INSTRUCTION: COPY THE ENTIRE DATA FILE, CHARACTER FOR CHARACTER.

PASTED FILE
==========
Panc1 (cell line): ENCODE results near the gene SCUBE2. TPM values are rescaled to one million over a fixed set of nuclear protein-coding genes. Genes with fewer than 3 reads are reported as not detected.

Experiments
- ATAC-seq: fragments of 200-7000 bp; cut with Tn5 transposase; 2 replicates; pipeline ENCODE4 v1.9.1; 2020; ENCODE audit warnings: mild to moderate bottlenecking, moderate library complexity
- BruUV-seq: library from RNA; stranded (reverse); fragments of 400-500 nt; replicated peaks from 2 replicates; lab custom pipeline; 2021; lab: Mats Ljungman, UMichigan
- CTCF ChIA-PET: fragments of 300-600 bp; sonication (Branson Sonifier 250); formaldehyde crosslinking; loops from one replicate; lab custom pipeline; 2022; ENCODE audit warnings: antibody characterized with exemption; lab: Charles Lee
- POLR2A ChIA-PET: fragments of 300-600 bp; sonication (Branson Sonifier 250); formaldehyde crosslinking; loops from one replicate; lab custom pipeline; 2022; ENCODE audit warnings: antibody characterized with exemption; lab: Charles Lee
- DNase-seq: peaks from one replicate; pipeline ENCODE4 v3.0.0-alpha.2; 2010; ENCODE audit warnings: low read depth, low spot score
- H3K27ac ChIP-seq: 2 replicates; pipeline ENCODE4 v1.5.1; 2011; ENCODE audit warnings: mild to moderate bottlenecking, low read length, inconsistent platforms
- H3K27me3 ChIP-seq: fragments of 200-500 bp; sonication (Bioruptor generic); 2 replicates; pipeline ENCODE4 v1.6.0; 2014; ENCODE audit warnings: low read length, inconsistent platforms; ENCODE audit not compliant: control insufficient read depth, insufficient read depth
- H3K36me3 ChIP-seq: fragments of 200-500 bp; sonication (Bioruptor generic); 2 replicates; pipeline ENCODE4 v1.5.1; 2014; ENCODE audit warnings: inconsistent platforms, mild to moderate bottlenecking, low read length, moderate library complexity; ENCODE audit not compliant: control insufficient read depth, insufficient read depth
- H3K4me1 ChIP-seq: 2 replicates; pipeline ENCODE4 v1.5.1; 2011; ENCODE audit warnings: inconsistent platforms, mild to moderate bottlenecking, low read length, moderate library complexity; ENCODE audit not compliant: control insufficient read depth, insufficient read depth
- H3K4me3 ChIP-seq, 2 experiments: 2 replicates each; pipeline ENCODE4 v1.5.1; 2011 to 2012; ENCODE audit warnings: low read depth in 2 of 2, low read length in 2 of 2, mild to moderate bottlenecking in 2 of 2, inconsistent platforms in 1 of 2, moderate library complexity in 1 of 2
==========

Panc1 (cell line): ENCODE results near the gene SCUBE2. TPM values are rescaled to one million over a fixed set of nuclear protein-coding genes. Genes with fewer than 3 reads are reported as not detected.

Experiments
- ATAC-seq: fragments of 200-7000 bp; cut with Tn5 transposase; 2 replicates; pipeline ENCODE4 v1.9.1; 2020; ENCODE audit warnings: mild to moderate bottlenecking, moderate library complexity
- BruUV-seq: library from RNA; stranded (reverse); fragments of 400-500 nt; replicated peaks from 2 replicates; lab custom pipeline; 2021; lab: Mats Ljungman, UMichigan
- CTCF ChIA-PET: fragments of 300-600 bp; sonication (Branson Sonifier 250); formaldehyde crosslinking; loops from one replicate; lab custom pipeline; 2022; ENCODE audit warnings: antibody characterized with exemption; lab: Charles Lee
- POLR2A ChIA-PET: fragments of 300-600 bp; sonication (Branson Sonifier 250); formaldehyde crosslinking; loops from one replicate; lab custom pipeline; 2022; ENCODE audit warnings: antibody characterized with exemption; lab: Charles Lee
- DNase-seq: peaks from one replicate; pipeline ENCODE4 v3.0.0-alpha.2; 2010; ENCODE audit warnings: low read depth, low spot score
- H3K27ac ChIP-seq: 2 replicates; pipeline ENCODE4 v1.5.1; 2011; ENCODE audit warnings: mild to moderate bottlenecking, low read length, inconsistent platforms
- H3K27me3 ChIP-seq: fragments of 200-500 bp; sonication (Bioruptor generic); 2 replicates; pipeline ENCODE4 v1.6.0; 2014; ENCODE audit warnings: low read length, inconsistent platforms; ENCODE audit not compliant: control insufficient read depth, insufficient read depth
- H3K36me3 ChIP-seq: fragments of 200-500 bp; sonication (Bioruptor generic); 2 replicates; pipeline ENCODE4 v1.5.1; 2014; ENCODE audit warnings: inconsistent platforms, mild to moderate bottlenecking, low read length, moderate library complexity; ENCODE audit not compliant: control insufficient read depth, insufficient read depth
- H3K4me1 ChIP-seq: 2 replicates; pipeline ENCODE4 v1.5.1; 2011; ENCODE audit warnings: inconsistent platforms, mild to moderate bottlenecking, low read length, moderate library complexity; ENCODE audit not compliant: control insufficient read depth, insufficient read depth
- H3K4me3 ChIP-seq, 2 experiments: 2 replicates each; pipeline ENCODE4 v1.5.1; 2011 to 2012; ENCODE audit warnings: low read depth in 2 of 2, low read length in 2 of 2, mild to moderate bottlenecking in 2 of 2, inconsistent platforms in 1 of 2, moderate library complexity in 1 of 2